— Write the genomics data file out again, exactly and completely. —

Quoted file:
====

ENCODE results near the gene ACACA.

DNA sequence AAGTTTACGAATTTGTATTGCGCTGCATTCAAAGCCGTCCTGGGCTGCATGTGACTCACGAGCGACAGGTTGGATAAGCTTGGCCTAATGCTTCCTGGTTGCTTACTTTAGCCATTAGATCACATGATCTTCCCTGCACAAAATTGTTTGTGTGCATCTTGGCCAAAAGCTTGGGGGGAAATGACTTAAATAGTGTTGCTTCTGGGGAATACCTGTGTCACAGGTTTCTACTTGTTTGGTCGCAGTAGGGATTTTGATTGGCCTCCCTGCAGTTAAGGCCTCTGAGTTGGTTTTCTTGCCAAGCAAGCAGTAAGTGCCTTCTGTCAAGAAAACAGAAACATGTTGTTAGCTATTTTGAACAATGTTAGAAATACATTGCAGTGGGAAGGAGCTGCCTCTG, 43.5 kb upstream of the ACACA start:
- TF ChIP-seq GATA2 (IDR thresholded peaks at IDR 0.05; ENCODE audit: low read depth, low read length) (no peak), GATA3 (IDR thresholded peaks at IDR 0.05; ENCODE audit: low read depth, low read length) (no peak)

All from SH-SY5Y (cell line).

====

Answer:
ENCODE results near the gene ACACA.

DNA sequence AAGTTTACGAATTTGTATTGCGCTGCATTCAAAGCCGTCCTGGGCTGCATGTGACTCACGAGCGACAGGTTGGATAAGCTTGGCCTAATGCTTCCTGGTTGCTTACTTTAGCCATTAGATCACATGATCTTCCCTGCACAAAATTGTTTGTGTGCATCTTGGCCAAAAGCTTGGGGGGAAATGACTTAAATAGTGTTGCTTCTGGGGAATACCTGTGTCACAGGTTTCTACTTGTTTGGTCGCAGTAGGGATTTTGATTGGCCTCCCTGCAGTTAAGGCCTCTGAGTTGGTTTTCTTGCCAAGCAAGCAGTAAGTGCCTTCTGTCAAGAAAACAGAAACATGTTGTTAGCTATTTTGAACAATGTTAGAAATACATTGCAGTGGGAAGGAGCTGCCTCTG, 43.5 kb upstream of the ACACA start:
- TF ChIP-seq GATA2 (IDR thresholded peaks at IDR 0.05; ENCODE audit: low read depth, low read length) (no peak), GATA3 (IDR thresholded peaks at IDR 0.05; ENCODE audit: low read depth, low read length) (no peak)

All from SH-SY5Y (cell line).